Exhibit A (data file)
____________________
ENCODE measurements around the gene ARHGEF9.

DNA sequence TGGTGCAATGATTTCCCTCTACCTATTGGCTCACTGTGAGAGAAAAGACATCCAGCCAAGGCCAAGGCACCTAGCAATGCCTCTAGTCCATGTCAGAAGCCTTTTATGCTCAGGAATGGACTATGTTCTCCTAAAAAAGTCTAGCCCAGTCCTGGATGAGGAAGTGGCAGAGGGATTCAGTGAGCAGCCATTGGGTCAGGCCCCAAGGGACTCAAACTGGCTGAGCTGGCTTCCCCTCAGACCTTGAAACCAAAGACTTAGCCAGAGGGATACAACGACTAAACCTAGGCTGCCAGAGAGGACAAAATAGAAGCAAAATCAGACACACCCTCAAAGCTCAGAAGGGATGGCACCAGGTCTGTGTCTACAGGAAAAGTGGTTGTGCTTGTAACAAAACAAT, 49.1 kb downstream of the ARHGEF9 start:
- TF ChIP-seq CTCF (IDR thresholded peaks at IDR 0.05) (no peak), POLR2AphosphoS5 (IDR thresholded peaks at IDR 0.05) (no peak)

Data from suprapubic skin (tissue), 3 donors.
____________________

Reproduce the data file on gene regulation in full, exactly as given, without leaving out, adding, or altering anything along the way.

ENCODE measurements around the gene ARHGEF9.

DNA sequence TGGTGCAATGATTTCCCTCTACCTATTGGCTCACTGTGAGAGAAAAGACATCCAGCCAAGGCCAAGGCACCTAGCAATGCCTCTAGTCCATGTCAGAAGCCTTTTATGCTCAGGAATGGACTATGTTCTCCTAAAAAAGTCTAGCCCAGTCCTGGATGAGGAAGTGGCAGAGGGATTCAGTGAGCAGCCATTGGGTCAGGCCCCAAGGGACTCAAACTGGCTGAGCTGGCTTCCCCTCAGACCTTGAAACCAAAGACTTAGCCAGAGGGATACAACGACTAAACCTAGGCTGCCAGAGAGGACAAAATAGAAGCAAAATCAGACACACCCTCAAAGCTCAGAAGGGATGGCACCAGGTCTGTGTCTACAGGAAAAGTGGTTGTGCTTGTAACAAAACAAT, 49.1 kb downstream of the ARHGEF9 start:
- TF ChIP-seq CTCF (IDR thresholded peaks at IDR 0.05) (no peak), POLR2AphosphoS5 (IDR thresholded peaks at IDR 0.05) (no peak)

Data from suprapubic skin (tissue), 3 donors.